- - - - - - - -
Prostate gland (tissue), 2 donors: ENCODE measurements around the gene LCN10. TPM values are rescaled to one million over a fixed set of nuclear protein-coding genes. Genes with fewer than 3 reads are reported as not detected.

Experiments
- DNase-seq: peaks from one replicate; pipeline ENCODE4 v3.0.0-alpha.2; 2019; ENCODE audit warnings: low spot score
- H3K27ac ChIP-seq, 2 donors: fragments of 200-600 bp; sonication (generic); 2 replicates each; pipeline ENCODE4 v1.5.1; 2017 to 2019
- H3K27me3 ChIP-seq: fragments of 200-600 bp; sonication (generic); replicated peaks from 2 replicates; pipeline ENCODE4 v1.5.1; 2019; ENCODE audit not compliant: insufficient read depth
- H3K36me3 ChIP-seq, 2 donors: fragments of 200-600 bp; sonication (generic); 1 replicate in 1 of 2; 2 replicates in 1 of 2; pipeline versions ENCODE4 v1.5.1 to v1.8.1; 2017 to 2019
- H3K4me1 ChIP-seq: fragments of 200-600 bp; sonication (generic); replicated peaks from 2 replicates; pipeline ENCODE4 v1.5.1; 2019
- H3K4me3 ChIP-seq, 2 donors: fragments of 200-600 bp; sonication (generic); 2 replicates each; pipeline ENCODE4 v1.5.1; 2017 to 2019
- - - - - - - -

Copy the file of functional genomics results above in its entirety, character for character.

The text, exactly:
Prostate gland (tissue), 2 donors: ENCODE measurements around the gene LCN10. TPM values are rescaled to one million over a fixed set of nuclear protein-coding genes. Genes with fewer than 3 reads are reported as not detected.

Experiments
- DNase-seq: peaks from one replicate; pipeline ENCODE4 v3.0.0-alpha.2; 2019; ENCODE audit warnings: low spot score
- H3K27ac ChIP-seq, 2 donors: fragments of 200-600 bp; sonication (generic); 2 replicates each; pipeline ENCODE4 v1.5.1; 2017 to 2019
- H3K27me3 ChIP-seq: fragments of 200-600 bp; sonication (generic); replicated peaks from 2 replicates; pipeline ENCODE4 v1.5.1; 2019; ENCODE audit not compliant: insufficient read depth
- H3K36me3 ChIP-seq, 2 donors: fragments of 200-600 bp; sonication (generic); 1 replicate in 1 of 2; 2 replicates in 1 of 2; pipeline versions ENCODE4 v1.5.1 to v1.8.1; 2017 to 2019
- H3K4me1 ChIP-seq: fragments of 200-600 bp; sonication (generic); replicated peaks from 2 replicates; pipeline ENCODE4 v1.5.1; 2019
- H3K4me3 ChIP-seq, 2 donors: fragments of 200-600 bp; sonication (generic); 2 replicates each; pipeline ENCODE4 v1.5.1; 2017 to 2019